I have washed approximately 980 plates since the coronavirus upended our lives. No joke. I just did the math. If you round that, it’s practically 1,000. Yeah, I know all about rounding because as my 4th grader’s stand-in teacher, I’ve got it all figured out. Like, “Ahh! for the 245th time, 32 is closer to 30!” figured out. I’m a 4th grade rounding expert. And if you include silverware, bowls, pots, pans and cups, let’s just say we’re stacking up into the trillions.
And another thing. For some crazy reason these five other people sharing my house think that they need to eat food every 4 to 6 hours. As the house chef, let me tell you. That, my friends, is a lot of well-rounded meals that don’t just dream up themselves. I’ve made one grocery store run in the past four weeks and thought of at least 13 new uses for refried beans. It’s not like we really ever ate out to begin with, but every single meal at home? No school hot lunch or catered meals at work? The meal planning part of my brain is starting to turn to mush.
Being quarantined certainly has created some new challenges and ways of life. Like getting creative with what to do when you run out of floss (apparently toilet paper wasn’t the only item in high demand), figuring out how to zoom a piano lesson (who even knew what zoom was before all this anyway??), and humbly accepting that your 6th grader can navigate the computer about 2 million times better than you.
I know the past month has been devastating for many. My heart and prayers go out to those people. No matter how and to what degree you’ve been affected, I think we can all agree that when life goes back to normal, normal might not be the same again. And while there’s so many aspects of that to regret, I can’t help but hope that we will come out of this with a new perspective and a stronger sense of what really matters most. For me, this past month hasn’t just been making endless meals or doing stacks of dishes or using every trick known to humankind to get my kids to understand math that I can hardly remember myself. It hasn’t just been about suppressing an overwhelming desire to take a bat to the computer screen because getting that stupid thing to cooperate with our “online learning” is currently the bane my existence. For us it’s also been about game nights and jumping on the trampoline, about snowball fights in the middle of the day with Dad, about eating breakfast together and not being in a hurry to get out the door. It’s been about building faith and strengthening family bonds.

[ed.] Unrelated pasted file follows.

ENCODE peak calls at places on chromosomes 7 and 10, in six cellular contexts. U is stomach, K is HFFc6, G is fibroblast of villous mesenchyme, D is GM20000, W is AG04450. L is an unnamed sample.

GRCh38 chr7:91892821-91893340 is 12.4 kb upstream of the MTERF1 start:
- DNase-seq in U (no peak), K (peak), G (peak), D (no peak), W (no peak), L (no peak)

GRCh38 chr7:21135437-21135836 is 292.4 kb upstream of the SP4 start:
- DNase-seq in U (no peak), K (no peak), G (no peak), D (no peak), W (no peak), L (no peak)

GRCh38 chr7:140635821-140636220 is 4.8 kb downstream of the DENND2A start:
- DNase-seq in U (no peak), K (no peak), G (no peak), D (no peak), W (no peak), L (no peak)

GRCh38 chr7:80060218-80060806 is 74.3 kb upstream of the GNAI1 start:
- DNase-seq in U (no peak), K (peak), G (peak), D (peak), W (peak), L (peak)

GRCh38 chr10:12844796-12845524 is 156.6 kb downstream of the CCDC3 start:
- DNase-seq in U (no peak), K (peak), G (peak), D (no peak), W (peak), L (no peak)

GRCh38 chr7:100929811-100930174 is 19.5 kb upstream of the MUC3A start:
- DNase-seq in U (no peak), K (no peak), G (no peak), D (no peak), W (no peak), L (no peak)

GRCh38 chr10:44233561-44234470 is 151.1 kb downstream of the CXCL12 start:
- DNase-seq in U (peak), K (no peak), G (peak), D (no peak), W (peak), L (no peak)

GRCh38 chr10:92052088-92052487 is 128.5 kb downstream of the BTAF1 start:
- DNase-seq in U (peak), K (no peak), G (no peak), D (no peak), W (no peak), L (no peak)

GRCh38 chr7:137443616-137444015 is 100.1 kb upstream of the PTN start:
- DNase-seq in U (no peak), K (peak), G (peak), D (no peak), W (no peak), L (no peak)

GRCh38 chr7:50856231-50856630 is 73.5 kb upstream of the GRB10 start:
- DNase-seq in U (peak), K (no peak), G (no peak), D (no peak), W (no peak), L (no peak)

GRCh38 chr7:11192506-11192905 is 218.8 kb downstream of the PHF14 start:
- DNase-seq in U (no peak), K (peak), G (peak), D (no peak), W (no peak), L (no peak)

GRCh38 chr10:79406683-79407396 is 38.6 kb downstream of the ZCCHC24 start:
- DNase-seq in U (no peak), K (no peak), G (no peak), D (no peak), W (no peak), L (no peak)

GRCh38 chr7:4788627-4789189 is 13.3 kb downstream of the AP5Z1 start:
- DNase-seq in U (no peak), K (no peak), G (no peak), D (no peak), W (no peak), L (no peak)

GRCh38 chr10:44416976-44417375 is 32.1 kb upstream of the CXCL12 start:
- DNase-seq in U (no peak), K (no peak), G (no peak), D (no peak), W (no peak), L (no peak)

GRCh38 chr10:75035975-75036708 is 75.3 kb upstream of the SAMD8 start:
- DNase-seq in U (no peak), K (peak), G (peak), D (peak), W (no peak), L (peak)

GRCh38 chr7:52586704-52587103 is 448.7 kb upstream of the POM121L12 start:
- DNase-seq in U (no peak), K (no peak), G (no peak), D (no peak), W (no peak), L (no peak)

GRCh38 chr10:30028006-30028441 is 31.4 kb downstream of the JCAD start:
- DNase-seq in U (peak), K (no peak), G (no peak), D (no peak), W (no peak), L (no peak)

In many ways I am looking forward to life going back to before. But when life returns to how it was, I hope our new normal will be a little less rushed.
I hope it includes a few more books read curled up on the couch.
Lunch breaks filled with building snowmen with our kids.
Connecting. Even when it’s hard. Especially when hard.
Living in the moment.
Little hands that help to chop up the carrots for dinner.
Bedtime stories late into the night.
Game nights and popcorn and laughter.
Long days outside.
Goodies left on a neighbor’s porch.
More awe and gratitude for those that work tirelessly for our safety, our health, and our children’s education.
Prayers that are a little more sincere.
Compassion that is felt a little deeper.
And happiness for what we have, who we have, and what we have to give.
A little more frugality.
A little more home.
A little more mindfulness.
A little more simplicity.
A little more kindness.
This month has been surreal. Surreal because of all that has changed so quickly, all that we’ve given up, all the chaos going on around us. But also wonderful in so, so many ways. Being forced to slow down, to be with family, to put life on hold, and to take a look at what really matters has been a huge blessing to me. As strange as it’s been, I don’t want what we’ve gained from all this loss to go away. So when this is all over, my goal is to not let things just go back to how they were. Let’s try a little harder to be a little better. Let’s remember what we’ve learned, and let’s not let the rush of life get in the way of those things that truly matter most.
“It is often in the trial of adversity that we learn the most critical lessons that form our character and shape our destiny.” Dieter F. Uchtdorf
To be completely honest, I even hope my new normal includes a few more meals to dream up, a few less grocery store runs, more refried beans, and plenty of dishes piled in the sink.